Robert - Tue, Jul 29, 2014 - 8:28am (USA Central)
"Also, how "sentient" was he really? Genetically bread to fight? He admittedly had one purpose and one purpose only... to fight... interesting question. "

To throw my 2 cents in, this is how I view the Jem'Hadar's sentience.

They have base instincts (to revere a Founder, bloodlust, etc.) and we have base instincts (sex, violence, fear). I'm sure everyone has felt a tug of their instincts at one point. Sure, we CAN control/rise above our base instincts. But so can the Jem'Hadar. We've seen some of them rebel, look for a cure for the white, etc.

If instincts are typically a little voice in your head telling you to punch out the guy that just bumped into you (there was a Voyager episode about that!) or to run away from something that goes bump in the night... occasionally that little voice gets loud. I feel like whatever the Founders did to the Jem'Hadar the little voice is more like a SCREAM.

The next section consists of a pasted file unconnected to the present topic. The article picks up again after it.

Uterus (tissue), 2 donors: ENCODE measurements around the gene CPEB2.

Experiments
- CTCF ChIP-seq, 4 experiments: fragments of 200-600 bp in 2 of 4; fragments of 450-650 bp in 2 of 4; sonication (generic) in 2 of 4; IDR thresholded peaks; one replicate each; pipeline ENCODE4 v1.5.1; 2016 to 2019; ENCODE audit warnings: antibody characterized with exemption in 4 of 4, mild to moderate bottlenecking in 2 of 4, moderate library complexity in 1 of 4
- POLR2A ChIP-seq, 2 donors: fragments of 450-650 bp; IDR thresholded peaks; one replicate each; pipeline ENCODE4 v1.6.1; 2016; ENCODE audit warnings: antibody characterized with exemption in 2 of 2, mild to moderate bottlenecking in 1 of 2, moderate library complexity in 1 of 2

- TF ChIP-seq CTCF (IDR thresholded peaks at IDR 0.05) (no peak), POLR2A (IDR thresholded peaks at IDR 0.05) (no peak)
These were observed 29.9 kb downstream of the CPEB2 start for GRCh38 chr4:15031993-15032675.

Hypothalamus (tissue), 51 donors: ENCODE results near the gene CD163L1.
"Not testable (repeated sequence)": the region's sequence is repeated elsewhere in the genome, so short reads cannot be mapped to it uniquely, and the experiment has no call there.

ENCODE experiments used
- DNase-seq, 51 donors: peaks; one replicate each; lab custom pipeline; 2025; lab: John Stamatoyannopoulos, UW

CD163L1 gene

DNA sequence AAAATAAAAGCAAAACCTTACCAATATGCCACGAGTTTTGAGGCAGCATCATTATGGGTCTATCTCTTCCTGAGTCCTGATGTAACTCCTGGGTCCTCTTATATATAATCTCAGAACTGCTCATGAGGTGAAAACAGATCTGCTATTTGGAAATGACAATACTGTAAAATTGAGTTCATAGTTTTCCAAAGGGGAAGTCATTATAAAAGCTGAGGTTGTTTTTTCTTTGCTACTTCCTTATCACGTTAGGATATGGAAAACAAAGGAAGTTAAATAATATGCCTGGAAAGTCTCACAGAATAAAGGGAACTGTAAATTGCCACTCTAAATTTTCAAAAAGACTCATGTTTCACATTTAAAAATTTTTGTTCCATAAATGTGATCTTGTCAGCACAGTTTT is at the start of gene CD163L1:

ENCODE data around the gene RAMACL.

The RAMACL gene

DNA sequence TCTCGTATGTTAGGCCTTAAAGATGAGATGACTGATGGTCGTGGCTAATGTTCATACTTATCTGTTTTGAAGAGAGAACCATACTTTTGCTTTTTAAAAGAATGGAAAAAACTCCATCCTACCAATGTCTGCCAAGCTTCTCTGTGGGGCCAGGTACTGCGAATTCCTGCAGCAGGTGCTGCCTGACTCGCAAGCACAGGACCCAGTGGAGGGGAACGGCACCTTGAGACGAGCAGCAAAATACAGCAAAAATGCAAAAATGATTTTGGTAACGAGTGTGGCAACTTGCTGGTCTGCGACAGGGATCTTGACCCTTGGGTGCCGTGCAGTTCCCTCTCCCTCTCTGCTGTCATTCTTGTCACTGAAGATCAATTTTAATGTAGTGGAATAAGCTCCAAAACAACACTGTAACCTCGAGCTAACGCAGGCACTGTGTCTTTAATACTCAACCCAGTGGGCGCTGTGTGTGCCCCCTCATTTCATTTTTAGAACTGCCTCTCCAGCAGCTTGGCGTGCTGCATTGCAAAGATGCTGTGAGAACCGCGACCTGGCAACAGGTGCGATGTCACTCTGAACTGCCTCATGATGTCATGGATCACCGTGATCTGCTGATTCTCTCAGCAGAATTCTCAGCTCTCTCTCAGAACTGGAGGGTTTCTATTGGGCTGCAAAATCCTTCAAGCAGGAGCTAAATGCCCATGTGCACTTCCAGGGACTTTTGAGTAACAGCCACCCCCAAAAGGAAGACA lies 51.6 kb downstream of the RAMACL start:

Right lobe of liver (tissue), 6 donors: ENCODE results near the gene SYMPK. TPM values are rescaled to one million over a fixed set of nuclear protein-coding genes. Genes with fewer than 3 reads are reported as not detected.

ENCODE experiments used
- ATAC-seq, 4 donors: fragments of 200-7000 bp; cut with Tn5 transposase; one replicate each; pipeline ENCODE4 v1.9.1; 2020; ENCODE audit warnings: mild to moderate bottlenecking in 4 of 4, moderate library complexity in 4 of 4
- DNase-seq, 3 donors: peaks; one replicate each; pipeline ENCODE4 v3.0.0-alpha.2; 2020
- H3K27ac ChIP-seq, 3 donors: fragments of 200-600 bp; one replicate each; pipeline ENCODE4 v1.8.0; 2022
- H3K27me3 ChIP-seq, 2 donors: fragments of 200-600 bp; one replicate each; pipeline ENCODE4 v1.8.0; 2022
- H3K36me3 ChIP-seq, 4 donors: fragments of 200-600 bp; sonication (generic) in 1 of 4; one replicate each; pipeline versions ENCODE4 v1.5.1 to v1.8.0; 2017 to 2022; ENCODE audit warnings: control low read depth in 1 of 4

We've seen too many episodes of Jem'Hadar (albeit later in the series than this one) exhibiting a level of free thought that I have to believe their programming are just really, really powerful instincts coupled with drugs. If I dialed your instincts up to 100 and put you on drugs you'd find it very hard not to act like a caveman. The Jem'Hadar are definitely sentient, they've just been genetically abused beyond all recognition that sometimes it's easier to think of them as machines.
Yanks - Tue, Jul 29, 2014 - 9:10am (USA Central)
@ Robert.